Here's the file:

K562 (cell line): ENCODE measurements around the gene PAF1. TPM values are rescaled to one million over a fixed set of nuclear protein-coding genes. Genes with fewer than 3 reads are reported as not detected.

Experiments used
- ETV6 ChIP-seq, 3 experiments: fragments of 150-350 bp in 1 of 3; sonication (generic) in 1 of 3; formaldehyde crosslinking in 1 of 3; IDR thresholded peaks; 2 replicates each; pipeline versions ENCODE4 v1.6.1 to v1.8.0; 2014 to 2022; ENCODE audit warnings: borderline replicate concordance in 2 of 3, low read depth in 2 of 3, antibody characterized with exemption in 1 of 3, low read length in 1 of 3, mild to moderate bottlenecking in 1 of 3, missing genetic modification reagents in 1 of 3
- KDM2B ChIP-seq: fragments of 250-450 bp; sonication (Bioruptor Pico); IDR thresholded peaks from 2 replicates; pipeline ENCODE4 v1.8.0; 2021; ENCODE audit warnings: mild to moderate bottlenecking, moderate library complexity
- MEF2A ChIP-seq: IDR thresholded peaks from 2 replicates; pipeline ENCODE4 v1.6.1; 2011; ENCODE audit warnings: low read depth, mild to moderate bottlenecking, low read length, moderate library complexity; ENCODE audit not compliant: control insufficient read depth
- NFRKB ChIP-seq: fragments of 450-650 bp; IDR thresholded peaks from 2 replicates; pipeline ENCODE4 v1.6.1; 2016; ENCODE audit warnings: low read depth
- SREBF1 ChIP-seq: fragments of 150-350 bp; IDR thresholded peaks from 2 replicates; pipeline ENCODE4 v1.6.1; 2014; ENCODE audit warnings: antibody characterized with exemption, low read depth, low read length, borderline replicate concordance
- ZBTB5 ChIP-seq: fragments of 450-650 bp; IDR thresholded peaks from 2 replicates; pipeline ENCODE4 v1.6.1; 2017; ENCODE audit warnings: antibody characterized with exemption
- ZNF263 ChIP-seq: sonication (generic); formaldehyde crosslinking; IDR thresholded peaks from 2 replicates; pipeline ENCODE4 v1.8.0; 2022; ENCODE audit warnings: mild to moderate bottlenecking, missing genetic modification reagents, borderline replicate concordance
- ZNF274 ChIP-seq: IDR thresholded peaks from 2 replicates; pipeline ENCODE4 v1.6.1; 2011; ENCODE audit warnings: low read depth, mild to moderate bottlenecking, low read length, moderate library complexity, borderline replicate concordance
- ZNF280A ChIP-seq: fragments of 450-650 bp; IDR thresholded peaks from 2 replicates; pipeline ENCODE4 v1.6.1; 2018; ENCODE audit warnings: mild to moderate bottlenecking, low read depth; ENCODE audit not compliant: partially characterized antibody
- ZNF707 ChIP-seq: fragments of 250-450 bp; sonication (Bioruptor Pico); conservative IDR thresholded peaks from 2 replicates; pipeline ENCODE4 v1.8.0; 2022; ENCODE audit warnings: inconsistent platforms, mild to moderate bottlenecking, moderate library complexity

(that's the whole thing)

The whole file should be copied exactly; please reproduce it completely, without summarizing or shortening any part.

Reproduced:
K562 (cell line): ENCODE measurements around the gene PAF1. TPM values are rescaled to one million over a fixed set of nuclear protein-coding genes. Genes with fewer than 3 reads are reported as not detected.

Experiments used
- ETV6 ChIP-seq, 3 experiments: fragments of 150-350 bp in 1 of 3; sonication (generic) in 1 of 3; formaldehyde crosslinking in 1 of 3; IDR thresholded peaks; 2 replicates each; pipeline versions ENCODE4 v1.6.1 to v1.8.0; 2014 to 2022; ENCODE audit warnings: borderline replicate concordance in 2 of 3, low read depth in 2 of 3, antibody characterized with exemption in 1 of 3, low read length in 1 of 3, mild to moderate bottlenecking in 1 of 3, missing genetic modification reagents in 1 of 3
- KDM2B ChIP-seq: fragments of 250-450 bp; sonication (Bioruptor Pico); IDR thresholded peaks from 2 replicates; pipeline ENCODE4 v1.8.0; 2021; ENCODE audit warnings: mild to moderate bottlenecking, moderate library complexity
- MEF2A ChIP-seq: IDR thresholded peaks from 2 replicates; pipeline ENCODE4 v1.6.1; 2011; ENCODE audit warnings: low read depth, mild to moderate bottlenecking, low read length, moderate library complexity; ENCODE audit not compliant: control insufficient read depth
- NFRKB ChIP-seq: fragments of 450-650 bp; IDR thresholded peaks from 2 replicates; pipeline ENCODE4 v1.6.1; 2016; ENCODE audit warnings: low read depth
- SREBF1 ChIP-seq: fragments of 150-350 bp; IDR thresholded peaks from 2 replicates; pipeline ENCODE4 v1.6.1; 2014; ENCODE audit warnings: antibody characterized with exemption, low read depth, low read length, borderline replicate concordance
- ZBTB5 ChIP-seq: fragments of 450-650 bp; IDR thresholded peaks from 2 replicates; pipeline ENCODE4 v1.6.1; 2017; ENCODE audit warnings: antibody characterized with exemption
- ZNF263 ChIP-seq: sonication (generic); formaldehyde crosslinking; IDR thresholded peaks from 2 replicates; pipeline ENCODE4 v1.8.0; 2022; ENCODE audit warnings: mild to moderate bottlenecking, missing genetic modification reagents, borderline replicate concordance
- ZNF274 ChIP-seq: IDR thresholded peaks from 2 replicates; pipeline ENCODE4 v1.6.1; 2011; ENCODE audit warnings: low read depth, mild to moderate bottlenecking, low read length, moderate library complexity, borderline replicate concordance
- ZNF280A ChIP-seq: fragments of 450-650 bp; IDR thresholded peaks from 2 replicates; pipeline ENCODE4 v1.6.1; 2018; ENCODE audit warnings: mild to moderate bottlenecking, low read depth; ENCODE audit not compliant: partially characterized antibody
- ZNF707 ChIP-seq: fragments of 250-450 bp; sonication (Bioruptor Pico); conservative IDR thresholded peaks from 2 replicates; pipeline ENCODE4 v1.8.0; 2022; ENCODE audit warnings: inconsistent platforms, mild to moderate bottlenecking, moderate library complexity